When TA_DSNAME is specified, dsname is valid and specifies the DS object name. DS object name is used to identify objects by debugger, and it is handled only by T-Kernel/DS API, td_ref_dsname and td_set_dsname. For more details refer to td_ref_dsname and td_set_dsname. If TA_DSNAME is not specified, dsname is ignored. Then td_ref_dsname and td_set_dsname return E_OBJ error.

[Additional Notes]

A task runs either at the protection level set in @TA_@RNGn or at protection level 0. For example, a task for which @TA_@RNG3 is specified in no case runs at protection level 1 or 2.

In a system with separate interrupt stack, interrupt handlers also use the system stack. An interrupt handler runs at protection level 0.

The system stack default size is decided taking into account the amount taken up by system call execution and, in a system with separate interrupt stack, the amount used by interrupt handlers.

The system stack is system space resident memory used at protection level 0. If TA_USERSTACK is not specified, the user stack is system space resident memory used at the protection level specified in the TA_RNGn attribute. If TA_USERSTACK is specified, the user stack memory attributes are as specified by the caller of this system call. Task space may be made nonresident memory. The definition of TA_COPn is dependent on the CPU and other hardware and is not portable. TA_FPU is provided as a portable notation method only for the definition in TA_COPn of a floating point processor. If, for example, the floating point processor is TA_COP0, then TA_FPU = TA_COP0. If there is no particular need to specify use of a co-processor for floating point operations, TA_FPU = 0 is set.

Even in a system without an MMU, for the sake of portability all attributes including TA_RNGn must be accepted. It is possible, for example, to handle all TA_RNGn as equivalent to TA_RNG0, but error must not be returned. In the case of TA_USERSTACK and TA_TASKSPACE, however, E NOSPT may be returned, since there are many cases where these cannot be supported without an MMU.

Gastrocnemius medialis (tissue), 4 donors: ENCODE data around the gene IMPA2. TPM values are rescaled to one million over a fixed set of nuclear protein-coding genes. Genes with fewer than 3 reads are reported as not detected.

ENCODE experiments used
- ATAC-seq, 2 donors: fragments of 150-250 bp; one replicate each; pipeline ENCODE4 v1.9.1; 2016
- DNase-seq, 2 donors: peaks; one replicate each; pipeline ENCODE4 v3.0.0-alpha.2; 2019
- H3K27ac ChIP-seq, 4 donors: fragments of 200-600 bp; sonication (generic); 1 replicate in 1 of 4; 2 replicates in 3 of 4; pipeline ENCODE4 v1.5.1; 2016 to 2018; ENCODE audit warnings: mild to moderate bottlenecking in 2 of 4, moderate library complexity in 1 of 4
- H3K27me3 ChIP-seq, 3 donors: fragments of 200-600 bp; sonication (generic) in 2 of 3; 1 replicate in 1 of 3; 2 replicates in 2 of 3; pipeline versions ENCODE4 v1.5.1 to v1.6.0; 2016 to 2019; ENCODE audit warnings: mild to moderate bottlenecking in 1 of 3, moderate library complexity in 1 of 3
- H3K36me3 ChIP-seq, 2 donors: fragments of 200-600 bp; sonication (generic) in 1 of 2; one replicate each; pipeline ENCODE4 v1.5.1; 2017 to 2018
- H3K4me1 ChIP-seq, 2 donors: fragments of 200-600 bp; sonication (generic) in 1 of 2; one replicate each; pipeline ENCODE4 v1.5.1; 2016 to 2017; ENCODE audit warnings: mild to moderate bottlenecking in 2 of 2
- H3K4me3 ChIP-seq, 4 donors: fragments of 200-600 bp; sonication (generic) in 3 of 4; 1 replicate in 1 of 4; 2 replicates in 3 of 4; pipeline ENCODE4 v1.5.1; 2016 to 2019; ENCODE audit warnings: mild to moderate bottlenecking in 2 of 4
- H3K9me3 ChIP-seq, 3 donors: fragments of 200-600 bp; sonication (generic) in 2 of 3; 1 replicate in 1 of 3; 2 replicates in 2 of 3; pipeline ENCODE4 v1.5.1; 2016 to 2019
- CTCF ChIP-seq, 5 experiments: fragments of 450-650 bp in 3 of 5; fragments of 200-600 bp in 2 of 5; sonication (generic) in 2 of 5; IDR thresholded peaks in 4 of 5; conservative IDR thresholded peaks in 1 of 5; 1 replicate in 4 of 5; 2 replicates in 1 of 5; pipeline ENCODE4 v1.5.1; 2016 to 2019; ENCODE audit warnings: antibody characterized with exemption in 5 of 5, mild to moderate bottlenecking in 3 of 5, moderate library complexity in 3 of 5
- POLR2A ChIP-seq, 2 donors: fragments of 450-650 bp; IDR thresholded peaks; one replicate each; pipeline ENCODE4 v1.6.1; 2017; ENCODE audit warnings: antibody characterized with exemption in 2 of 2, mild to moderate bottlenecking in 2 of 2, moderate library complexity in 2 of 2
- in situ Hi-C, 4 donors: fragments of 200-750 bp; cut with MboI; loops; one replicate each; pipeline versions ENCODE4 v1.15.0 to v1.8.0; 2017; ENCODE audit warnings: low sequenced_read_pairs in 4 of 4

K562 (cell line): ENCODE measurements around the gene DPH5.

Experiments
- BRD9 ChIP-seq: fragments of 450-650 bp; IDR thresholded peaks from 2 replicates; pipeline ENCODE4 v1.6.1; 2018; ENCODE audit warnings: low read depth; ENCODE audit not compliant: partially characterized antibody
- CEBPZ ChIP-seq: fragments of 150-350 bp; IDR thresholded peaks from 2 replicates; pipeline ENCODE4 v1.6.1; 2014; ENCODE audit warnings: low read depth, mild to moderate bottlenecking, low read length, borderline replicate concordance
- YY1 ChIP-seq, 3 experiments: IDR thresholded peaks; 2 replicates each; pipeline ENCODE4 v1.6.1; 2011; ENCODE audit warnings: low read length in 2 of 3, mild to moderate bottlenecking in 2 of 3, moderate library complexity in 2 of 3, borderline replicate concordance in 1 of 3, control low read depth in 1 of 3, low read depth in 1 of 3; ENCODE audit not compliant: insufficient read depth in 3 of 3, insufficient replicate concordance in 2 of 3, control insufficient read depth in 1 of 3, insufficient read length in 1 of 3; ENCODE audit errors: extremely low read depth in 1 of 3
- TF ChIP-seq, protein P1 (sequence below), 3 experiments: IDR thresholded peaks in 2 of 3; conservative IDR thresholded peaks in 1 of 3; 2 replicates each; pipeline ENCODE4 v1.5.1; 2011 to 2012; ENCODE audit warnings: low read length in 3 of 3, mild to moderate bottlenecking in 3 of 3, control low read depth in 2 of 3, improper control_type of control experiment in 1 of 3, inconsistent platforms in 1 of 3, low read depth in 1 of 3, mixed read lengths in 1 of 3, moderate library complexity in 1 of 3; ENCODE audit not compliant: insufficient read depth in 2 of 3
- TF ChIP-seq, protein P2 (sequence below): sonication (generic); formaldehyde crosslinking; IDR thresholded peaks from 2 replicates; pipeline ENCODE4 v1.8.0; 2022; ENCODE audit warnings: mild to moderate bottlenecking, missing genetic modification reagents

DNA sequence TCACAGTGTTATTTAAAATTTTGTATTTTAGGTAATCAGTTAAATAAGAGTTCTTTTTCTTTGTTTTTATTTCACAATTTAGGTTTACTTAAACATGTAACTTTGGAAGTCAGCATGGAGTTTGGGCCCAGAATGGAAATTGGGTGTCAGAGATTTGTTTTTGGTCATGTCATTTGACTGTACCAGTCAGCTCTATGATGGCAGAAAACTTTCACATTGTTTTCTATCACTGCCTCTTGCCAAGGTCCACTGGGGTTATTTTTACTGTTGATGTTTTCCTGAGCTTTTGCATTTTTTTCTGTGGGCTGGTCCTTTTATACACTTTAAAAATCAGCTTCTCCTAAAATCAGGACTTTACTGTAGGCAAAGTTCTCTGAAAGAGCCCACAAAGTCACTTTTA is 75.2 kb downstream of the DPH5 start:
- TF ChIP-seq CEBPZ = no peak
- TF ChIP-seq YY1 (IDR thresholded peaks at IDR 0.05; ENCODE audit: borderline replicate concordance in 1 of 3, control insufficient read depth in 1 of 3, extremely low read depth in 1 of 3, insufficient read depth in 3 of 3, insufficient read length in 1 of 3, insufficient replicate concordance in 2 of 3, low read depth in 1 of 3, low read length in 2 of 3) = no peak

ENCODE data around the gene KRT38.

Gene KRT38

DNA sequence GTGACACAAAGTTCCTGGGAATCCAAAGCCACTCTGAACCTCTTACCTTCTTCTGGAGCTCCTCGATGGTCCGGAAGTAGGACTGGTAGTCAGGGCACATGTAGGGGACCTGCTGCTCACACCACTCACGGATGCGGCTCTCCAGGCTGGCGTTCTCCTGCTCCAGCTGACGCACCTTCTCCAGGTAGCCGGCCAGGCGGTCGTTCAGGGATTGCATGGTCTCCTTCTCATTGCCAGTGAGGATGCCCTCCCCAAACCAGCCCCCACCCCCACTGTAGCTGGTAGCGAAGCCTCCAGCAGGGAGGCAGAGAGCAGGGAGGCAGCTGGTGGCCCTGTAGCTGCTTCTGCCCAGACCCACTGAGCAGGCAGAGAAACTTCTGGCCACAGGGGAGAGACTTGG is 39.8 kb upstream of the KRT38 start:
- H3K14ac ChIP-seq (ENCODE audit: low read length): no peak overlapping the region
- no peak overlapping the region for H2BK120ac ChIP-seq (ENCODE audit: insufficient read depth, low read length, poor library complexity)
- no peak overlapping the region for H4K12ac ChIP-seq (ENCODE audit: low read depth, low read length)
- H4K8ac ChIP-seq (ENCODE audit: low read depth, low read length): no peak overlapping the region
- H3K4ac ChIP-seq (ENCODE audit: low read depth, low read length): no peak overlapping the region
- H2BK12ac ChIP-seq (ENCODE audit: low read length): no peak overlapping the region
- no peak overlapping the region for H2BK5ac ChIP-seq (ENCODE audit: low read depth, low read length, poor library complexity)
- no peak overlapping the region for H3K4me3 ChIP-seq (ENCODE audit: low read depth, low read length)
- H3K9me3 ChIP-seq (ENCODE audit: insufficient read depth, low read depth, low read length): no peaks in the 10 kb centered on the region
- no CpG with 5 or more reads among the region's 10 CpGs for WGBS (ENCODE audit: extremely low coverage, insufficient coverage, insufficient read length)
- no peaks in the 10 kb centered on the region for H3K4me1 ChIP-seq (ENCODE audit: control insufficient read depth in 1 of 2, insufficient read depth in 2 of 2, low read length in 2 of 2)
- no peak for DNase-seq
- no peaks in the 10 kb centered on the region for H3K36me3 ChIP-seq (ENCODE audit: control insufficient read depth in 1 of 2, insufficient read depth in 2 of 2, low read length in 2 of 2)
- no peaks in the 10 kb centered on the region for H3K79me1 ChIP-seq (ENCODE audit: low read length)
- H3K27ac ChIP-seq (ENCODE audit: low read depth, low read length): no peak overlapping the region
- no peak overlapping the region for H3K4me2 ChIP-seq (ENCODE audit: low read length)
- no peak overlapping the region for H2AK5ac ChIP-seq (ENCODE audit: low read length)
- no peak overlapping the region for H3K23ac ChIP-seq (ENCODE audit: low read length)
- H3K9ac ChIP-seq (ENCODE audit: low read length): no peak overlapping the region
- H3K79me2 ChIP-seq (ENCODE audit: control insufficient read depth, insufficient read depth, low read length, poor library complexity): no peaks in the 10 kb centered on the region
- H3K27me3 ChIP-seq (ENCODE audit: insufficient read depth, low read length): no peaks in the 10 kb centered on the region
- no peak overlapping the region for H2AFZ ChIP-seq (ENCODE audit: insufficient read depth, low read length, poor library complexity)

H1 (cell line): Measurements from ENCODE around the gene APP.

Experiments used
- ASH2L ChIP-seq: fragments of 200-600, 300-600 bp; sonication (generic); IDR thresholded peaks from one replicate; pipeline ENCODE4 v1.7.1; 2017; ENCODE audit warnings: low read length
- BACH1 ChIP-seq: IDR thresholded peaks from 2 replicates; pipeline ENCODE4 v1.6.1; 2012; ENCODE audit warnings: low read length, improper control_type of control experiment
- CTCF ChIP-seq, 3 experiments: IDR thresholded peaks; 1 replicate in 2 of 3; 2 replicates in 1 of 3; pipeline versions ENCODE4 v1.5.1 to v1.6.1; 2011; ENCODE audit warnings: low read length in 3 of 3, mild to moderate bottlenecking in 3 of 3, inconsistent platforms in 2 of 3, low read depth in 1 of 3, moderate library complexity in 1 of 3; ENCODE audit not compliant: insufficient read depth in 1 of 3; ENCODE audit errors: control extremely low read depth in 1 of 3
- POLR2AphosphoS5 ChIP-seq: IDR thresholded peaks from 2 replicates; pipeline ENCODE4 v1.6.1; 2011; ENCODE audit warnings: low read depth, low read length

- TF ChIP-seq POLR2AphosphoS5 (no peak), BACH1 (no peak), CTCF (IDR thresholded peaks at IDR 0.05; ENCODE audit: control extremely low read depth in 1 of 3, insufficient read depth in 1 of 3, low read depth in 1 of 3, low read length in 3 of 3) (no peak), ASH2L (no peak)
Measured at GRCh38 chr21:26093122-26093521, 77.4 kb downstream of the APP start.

[Code Samples]

The below code creates a task with the following attributes: Task is written in high level language. The initial task priority is assigned at 80.

 1 ...
 2     ID tsk_id1;
 3     T_CTSK ctsk;
 4         
 5     ...
 6     /* Set up the context for the task */
 7     ctsk.exinf = (VP)0x00;  /* No extended information */
 8     ctsk.tskatr = TA_HLNG; /* High level lang*/
 9     ctsk.task = task1;  /* start address of the task */
10     ctsk.itskpri = 80;  /* task initial priority */
11     ctsk.stksz = 8192;  /* stack size */
12     
13     //and now we create it!
14     tsk_id1 = tk_cre_tsk(&ctsk);
15     ...

The below code creates a task with the following attributes: Task is written in assembly language. The initial task priority is assigned at 90. Task has extended information.

 1 ...
 2     ID tsk_id2;
 3     T_CTSK ctsk;
 4     char *Extdinfo = "Extended Information for Task2";
 5         
 6     ...
 7     /* Set up the context for the task */
 8     ctsk.exinf = (VP)(Extdinfo);  //
 9     ctsk.tskatr = TA_ASM; /* Assembly language*/
10     ctsk.task = task2;  /* start address of the task */
11     ctsk.itskpri = 90;  /* task initial priority */
12     ctsk.stksz = 4096;  /* stack size */
13     
14     //and now we create it!
15     tsk_id2 = tk_cre_tsk(&ctsk);
16     ...